With low interest rates and a predicted dip in house prices upcoming, it’s little wonder why many stable Canadians are looking to buy a house.
Although I’d argue real estate isn’t quite the investment many bulls make out to be, there are still many compelling reasons why you want to own your own home. There’s the pride of ownership factor, something renters will just never understand. Owning your own home can be an effective way to build up some savings, and you can really minimize your housing expenses once the place is paid off.
While Canadians are pretty good at the buying part of real estate, one place we struggle with is the mortgage. With dozens of competitors in the space and seemingly an endless list of terms and conditions, it’s easy to see why folks get confused. Just a couple mortgage mistakes can cost you tens — or even hundreds — of thousands of dollars over the life of your loan.
Let’s take a closer look at three of the most common mortgage mistakes you might make before buying your next place.
Not shopping around
It used to be difficult for consumers to shop around for a mortgage. Most would go into their bank, fill out a few forms, and hope for the best. Then mortgage brokers emerged, who worked with dozens of lenders to get the best deal.
Things are much different in 2020. Many folks use the internet at the beginning of their mortgage search, scouring various rate comparison websites for the best deal in their area. This has brought rates down significantly as more traditional lenders know they have to be competitive to get business.
A 1% difference in rate might not seem like much, but it really adds up over time. If you have a $300,000 mortgage at a 2.5% interest rate, you’ll pay a total of $103,169 in interest over a standard 25-year amortization. If your rate goes up to 3.5%, you’ll pay $149,343 in total interest. Also, a $46,000 difference over 25 years works out to almost $2,000 per year or more than $150 per month. This mortgage mistake really adds up.
Go variable, not fixed
Smarter people than I have crunched the numbers, and the results are in. It almost always makes sense to take a variable rate versus a fixed rate.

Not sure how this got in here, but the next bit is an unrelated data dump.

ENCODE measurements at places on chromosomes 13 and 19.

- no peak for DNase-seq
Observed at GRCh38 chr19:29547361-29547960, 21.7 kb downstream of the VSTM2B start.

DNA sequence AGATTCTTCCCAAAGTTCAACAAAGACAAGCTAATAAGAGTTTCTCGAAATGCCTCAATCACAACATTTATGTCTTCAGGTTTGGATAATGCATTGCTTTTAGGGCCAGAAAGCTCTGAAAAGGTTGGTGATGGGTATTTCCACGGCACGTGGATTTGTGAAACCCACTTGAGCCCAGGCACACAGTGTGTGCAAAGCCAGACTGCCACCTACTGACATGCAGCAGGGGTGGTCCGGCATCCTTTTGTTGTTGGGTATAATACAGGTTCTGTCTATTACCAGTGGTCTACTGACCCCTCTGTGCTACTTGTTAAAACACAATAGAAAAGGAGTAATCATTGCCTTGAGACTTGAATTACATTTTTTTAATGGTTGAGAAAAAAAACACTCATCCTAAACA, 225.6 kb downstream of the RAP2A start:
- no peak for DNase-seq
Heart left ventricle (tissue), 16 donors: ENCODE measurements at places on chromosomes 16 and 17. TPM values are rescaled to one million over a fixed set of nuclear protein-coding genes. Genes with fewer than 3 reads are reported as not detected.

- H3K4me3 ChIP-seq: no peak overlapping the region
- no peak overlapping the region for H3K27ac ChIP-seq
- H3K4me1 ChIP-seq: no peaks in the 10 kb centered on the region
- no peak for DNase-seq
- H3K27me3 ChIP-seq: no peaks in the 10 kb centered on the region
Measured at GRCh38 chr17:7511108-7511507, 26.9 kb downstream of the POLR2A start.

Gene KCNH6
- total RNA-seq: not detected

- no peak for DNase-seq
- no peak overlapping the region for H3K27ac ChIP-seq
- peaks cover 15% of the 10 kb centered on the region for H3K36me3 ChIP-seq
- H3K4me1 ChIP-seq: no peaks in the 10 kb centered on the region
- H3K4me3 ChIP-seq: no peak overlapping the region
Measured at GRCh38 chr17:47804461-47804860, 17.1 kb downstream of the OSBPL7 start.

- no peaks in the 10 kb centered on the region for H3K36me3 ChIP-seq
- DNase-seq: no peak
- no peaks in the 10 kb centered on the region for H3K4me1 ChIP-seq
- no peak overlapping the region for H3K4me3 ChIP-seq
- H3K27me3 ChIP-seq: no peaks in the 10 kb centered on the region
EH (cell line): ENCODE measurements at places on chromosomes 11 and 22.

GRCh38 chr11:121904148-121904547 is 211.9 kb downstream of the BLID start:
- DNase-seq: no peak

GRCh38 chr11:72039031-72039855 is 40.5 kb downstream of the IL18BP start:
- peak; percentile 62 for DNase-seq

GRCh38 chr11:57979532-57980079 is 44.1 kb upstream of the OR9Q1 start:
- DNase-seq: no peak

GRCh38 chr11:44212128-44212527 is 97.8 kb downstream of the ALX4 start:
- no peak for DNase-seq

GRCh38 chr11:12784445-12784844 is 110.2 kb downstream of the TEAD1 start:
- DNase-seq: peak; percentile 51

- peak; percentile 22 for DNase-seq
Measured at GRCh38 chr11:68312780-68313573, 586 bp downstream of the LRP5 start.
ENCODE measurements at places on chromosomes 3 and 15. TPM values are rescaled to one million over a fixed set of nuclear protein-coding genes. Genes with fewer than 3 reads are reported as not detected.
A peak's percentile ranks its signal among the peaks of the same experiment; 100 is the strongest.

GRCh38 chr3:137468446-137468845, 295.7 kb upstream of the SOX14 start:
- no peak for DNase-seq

The reasoning is simple. Usually you can qualify for a significant discount versus the prime rate if you go variable. A variable rate is often 0.5%-1% lower than a comparable fixed rate. Interest rates have to rise substantially for the total cost of a variable rate to exceed a fixed rate. That could happen going forward, but nobody knows.
One note of caution, however. As interest rates have gone down, the gap between variable and fixed rates has decreased as well. The difference today with many lenders is less than 0.5% on a five-year term. Perhaps today might favour fixed rates.
Paying it down early
Wait, what? Isn’t paying down your debt a good thing?
Well, it depends. We must remember that on a 2.5% fixed-rate mortgage, you’ve locked in a 2.5% return by paying down the mortgage early. It’s highly likely an investment in the stock market will do better over the long term.
Say you can afford an extra $500 per month to put down on your mortgage. Instead, you put it in an excellent stock like mortgage provider First National Financial (TSX:FN), which has posted an annual return of 18.21% (including reinvested dividends) since 2008. We’ll be conservative, however, and assume First National returns just 8% going forward. That’s barely more than the company’s 6.3% dividend yield today.
After 25 years earning 8% annually, a $500 per month investment would be worth a hair over $514,000. Total interest paid on a $300,000 mortgage, meanwhile, would be approximately $103,000.
As you can see, it makes total sense to forgo paying off the mortgage early and put that cash into the stock market instead.
The bottom line
Making these three mortgage mistakes can really impact your overall financial health. We’re talking hundreds of thousands of dollars in missed opportunities.
If you’re looking to buy a house anytime soon, make sure you’re making smart decisions. With the number of lenders out there today it’s best to find a mortgage that will ultimately make you richer.
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This article represents the opinion of the writer, who may disagree with the “official” recommendation position of a Motley Fool premium service or advisor. We’re Motley! Questioning an investing thesis — even one of our own — helps us all think critically about investing and make decisions that help us become smarter, happier, and richer, so we sometimes publish articles that may not be in line with recommendations, rankings or other content.
Fool contributor Nelson Smith owns shares of First National Financial.